Optimizing energy efficiency helps you save money, use the earth’s limited resources more responsibly, and decrease your carbon footprint. The most important energy-related aspect of your home, especially if you live in a climate of freezing winters or triple-digit summers, is your HVAC system. The average American home’s utility bill is comprised of about 50 percent heating and cooling expenses. That’s why it’s important to do due diligence when you’re looking to replace your HVAC unit.
There are plenty of options out there for energy efficient systems, but don’t let the abundance overwhelm you. The first step is to narrow your search by looking for the Energy Star label, which is a government-backed certification of energy efficiency and performance. Second, you can look at certain ratings on the models you’re interested in, such as the EER (Energy Efficiency Ratio) and the Seasonal Energy Efficiency Ratio (SEER). Third, you can look to trusted sources who can recommend brands and models as a starting point.
Here are our recommendations for anyone looking to replace their HVAC system in 2017.
Geothermal Heat Pumps
Geothermal heat pumps (GHP), also known as water-source heat pumps, provide an eco-friendly way to control the climate of your home. This type of heating and cooling system relies on the relatively stable temperatures beneath the earth’s surface. Even when the temperature above ground is extremely hot or cold, underground temperatures are reliably warmer than winter air and cooler than summer air. Rather than generating its own heat and cool air like a traditional HVAC system, the GHP exchanges heat that already exists with the earth via a network of pipes. Other parts include the pump, compressor, and fans. Some geothermal pump models also provide hot water.
We recommend the American Standard Platinum AVGX series, a variable capacity heat pump that heats, cools, and provides the option of water heating. There’s also the Bryant GT Model, with two-stage compressor operation and variable speed blower.
The installation cost for a geothermal heat pump is higher than a traditional HVAC system, but you will earn back your investment through energy savings. You can learn more about tax credits for your geothermal heat pump installation at Energy.gov.
Central air conditioners work by turning chemicals (refrigerants) from gas to liquid and back to gas, absorbing heat throughout the process. The heat that results from compressing the gas is pushed outdoors. With the heat gone, the gas can cool as it turns back into a liquid, and then the process starts over. Meanwhile, fans move interior air over the coils that hold the refrigerant to cool it. The cycle repeats until the air temperature matches the temperature on your thermostat.
The more energy efficient option, however, is a split system, which uses a system of copper pipes rather than ductwork. One model to consider is the Champion AL8B, which is a high energy-efficiency split system model with a two-stage compressor that helps it more accurately adjust to the temperature you need. The Coleman Echelon CP9C has a variable-speed ECM motor and an annual fuel utilization efficiency (AFUE) rating of 97.5 percent.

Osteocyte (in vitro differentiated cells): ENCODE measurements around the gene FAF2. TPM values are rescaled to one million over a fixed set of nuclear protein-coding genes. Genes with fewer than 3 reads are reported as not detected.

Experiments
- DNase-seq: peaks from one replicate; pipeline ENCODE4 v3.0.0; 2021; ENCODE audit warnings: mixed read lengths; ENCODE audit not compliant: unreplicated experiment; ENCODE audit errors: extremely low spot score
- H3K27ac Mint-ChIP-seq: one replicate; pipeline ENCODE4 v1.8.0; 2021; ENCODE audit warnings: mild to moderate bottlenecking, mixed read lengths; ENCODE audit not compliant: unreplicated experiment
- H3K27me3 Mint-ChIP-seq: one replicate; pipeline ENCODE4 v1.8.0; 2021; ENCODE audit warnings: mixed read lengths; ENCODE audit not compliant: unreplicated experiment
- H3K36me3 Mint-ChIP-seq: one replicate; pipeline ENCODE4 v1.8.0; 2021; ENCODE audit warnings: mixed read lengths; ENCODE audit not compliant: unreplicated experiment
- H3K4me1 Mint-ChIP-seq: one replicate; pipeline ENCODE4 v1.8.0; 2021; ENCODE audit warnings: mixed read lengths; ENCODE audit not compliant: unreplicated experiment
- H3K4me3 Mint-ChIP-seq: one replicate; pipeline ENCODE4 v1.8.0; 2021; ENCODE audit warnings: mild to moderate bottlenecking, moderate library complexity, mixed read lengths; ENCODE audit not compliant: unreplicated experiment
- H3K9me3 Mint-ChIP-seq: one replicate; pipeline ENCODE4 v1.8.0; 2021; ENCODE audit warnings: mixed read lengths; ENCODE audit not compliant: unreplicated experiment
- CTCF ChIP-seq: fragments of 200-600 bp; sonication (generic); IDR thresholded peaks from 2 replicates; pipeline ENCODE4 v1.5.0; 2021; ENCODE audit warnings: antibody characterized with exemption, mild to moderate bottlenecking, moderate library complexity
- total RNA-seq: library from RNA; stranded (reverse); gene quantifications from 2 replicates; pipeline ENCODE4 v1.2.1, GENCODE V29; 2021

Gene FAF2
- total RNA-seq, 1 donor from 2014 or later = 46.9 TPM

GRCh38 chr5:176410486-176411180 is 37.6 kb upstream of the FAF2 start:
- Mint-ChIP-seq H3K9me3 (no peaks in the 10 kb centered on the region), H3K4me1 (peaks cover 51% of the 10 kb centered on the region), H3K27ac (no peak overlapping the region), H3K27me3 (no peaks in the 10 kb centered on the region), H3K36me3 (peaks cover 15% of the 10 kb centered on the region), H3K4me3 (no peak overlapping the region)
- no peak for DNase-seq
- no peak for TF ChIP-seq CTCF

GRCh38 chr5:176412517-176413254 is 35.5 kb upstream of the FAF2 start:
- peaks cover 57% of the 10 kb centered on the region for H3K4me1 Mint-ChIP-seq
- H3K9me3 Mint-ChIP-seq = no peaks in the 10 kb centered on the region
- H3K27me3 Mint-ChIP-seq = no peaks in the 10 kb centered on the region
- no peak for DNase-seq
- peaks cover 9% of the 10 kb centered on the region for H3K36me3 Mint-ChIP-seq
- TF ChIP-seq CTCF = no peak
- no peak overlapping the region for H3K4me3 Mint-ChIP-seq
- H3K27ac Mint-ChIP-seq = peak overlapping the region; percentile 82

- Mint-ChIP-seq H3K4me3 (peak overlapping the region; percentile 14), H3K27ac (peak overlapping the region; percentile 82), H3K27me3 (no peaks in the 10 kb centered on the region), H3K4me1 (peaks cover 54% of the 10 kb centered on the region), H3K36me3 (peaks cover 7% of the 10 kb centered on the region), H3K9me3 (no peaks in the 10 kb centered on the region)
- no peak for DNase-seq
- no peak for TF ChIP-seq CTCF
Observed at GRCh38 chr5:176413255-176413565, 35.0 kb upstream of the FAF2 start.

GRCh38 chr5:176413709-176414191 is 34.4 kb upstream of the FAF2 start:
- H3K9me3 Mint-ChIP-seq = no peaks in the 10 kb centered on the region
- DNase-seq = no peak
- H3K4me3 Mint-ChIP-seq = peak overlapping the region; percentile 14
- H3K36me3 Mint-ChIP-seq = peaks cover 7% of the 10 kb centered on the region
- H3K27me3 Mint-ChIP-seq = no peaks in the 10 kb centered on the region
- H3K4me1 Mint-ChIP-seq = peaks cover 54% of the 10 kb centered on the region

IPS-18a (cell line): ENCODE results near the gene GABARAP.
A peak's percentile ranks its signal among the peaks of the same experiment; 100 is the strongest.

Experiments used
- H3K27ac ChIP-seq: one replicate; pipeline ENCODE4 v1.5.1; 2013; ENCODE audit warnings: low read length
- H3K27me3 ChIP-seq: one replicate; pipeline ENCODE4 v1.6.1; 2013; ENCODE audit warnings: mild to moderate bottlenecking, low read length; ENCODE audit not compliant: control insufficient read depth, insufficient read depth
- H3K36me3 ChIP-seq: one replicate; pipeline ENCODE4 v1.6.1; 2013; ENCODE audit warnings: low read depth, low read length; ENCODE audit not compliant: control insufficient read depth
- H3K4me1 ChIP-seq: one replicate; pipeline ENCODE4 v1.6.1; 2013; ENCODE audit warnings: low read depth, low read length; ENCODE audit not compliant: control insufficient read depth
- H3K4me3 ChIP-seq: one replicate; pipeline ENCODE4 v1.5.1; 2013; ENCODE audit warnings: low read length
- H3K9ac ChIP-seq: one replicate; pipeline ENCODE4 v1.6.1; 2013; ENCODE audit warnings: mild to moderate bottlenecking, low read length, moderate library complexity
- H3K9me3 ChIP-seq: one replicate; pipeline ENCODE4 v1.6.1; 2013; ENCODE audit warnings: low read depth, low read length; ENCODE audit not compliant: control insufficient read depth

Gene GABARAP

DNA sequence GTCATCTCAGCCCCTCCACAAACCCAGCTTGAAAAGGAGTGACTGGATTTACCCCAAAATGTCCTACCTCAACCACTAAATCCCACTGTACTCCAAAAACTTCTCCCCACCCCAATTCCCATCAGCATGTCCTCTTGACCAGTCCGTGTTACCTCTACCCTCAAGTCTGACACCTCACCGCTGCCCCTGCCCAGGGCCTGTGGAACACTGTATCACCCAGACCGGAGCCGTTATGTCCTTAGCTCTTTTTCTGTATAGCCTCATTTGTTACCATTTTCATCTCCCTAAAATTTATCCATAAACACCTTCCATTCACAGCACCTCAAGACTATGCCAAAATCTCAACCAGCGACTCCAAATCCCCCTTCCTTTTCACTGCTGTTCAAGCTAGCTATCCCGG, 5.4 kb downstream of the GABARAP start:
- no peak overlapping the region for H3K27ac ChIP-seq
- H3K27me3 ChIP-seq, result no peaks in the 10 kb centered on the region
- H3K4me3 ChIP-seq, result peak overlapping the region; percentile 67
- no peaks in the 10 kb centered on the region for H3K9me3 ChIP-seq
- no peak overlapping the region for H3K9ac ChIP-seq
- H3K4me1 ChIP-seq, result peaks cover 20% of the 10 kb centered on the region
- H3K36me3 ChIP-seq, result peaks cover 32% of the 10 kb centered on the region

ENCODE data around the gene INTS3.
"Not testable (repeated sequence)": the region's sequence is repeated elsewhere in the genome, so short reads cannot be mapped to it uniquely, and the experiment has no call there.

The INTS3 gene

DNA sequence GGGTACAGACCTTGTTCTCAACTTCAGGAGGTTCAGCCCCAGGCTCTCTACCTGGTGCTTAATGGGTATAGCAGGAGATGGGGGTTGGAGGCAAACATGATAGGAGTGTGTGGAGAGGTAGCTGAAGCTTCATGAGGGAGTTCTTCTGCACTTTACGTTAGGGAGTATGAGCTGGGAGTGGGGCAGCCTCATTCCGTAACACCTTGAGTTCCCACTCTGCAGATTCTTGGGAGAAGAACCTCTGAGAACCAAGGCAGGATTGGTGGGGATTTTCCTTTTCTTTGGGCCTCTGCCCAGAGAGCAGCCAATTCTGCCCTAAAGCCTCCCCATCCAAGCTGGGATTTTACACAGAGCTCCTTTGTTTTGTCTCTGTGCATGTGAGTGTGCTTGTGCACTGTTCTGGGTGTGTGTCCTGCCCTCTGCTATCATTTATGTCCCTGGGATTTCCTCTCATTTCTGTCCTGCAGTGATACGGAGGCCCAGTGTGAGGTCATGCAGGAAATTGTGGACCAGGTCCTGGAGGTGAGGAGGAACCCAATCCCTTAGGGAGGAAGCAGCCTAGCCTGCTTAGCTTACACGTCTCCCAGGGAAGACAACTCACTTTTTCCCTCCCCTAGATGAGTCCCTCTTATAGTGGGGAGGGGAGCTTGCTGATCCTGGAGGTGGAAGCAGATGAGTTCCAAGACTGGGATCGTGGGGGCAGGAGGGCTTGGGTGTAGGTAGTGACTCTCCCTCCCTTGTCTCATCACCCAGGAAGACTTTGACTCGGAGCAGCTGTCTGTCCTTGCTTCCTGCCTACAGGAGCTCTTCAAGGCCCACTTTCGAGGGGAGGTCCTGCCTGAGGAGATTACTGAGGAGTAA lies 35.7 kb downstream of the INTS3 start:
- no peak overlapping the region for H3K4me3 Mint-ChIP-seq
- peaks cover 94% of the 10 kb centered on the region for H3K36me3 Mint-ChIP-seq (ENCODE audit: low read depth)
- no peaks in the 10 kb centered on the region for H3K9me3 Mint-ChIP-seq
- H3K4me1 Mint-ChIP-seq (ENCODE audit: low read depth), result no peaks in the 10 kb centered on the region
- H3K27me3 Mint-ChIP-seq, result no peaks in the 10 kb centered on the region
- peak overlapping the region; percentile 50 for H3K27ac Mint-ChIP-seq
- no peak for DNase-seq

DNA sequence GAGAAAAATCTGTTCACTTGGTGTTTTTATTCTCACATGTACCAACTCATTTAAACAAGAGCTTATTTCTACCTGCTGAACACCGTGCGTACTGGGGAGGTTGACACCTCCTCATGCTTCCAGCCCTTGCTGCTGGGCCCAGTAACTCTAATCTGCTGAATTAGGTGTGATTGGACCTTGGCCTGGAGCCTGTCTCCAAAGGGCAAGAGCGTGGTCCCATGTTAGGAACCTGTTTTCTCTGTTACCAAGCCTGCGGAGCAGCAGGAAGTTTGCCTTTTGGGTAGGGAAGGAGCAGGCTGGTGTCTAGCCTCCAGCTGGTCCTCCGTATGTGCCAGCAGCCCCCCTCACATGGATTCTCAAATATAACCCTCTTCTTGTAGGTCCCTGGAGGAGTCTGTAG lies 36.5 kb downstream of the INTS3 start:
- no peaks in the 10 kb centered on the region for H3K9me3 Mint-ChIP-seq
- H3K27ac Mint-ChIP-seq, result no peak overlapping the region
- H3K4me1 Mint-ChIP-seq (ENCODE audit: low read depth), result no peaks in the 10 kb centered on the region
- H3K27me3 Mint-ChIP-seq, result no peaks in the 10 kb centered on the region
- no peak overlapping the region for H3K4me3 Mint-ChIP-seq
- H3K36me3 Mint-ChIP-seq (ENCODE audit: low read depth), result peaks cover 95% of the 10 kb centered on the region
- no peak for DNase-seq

Gas boilers are an energy efficient and affordable water heating alternative to electric boilers. The water tank is mounted over a heating element with gas and a sparker that create a flame. The flame is then maintained in order to heat the water to the desired temperature, and then the water is pumped into your home through a network of pipes and radiators. Even though the installation of a gas boiler will run you higher than an electric boiler, gas is more affordable than electricity and heats water faster. That means you save money on operation costs and get better performance.
While a boiler is primarily used to heat water, a furnace heats the air in your home. A furnace is a “forced air” system, and it constitutes the heating component of AC systems.
Between gas, propane, and electricity, gas is the most energy efficient and effective option for a furnace. A gas furnace responds to cold indoor temperatures by opening up a valve, which allows gas to reach the burner, where a pilot light ignites it. The flame heats the heat exchanger, and then a fan and motor transport the heated air from the exchanger through your duct system and out of vents in each room.
As you shop for a furnace, check out the Carrier Infinity 98 Gas Furnace with variable-speed motor blower and up to 98.5 efficiency. The Bryant Evolution 987M is also a variable-speed model with a comparable performance of 98.3 percent.
When it comes to choosing the system that’s right for your home, you’ll need to consider the size of your home, your heating and cooling needs, your budget, available tax credits, whether or not your home has ductwork, the climate in your area, and of course, the advice of an HVAC professional. The last thing you want is to invest in a quality system that simply isn’t the right fit.
Once you decide which type of system will work for you, compare models carefully and pay attention to the ratings mentioned above. All of the options listed here are Energy Star certified and recommended. The right system will help you save money every month and maintain the temperature you want in your home without wasting energy.
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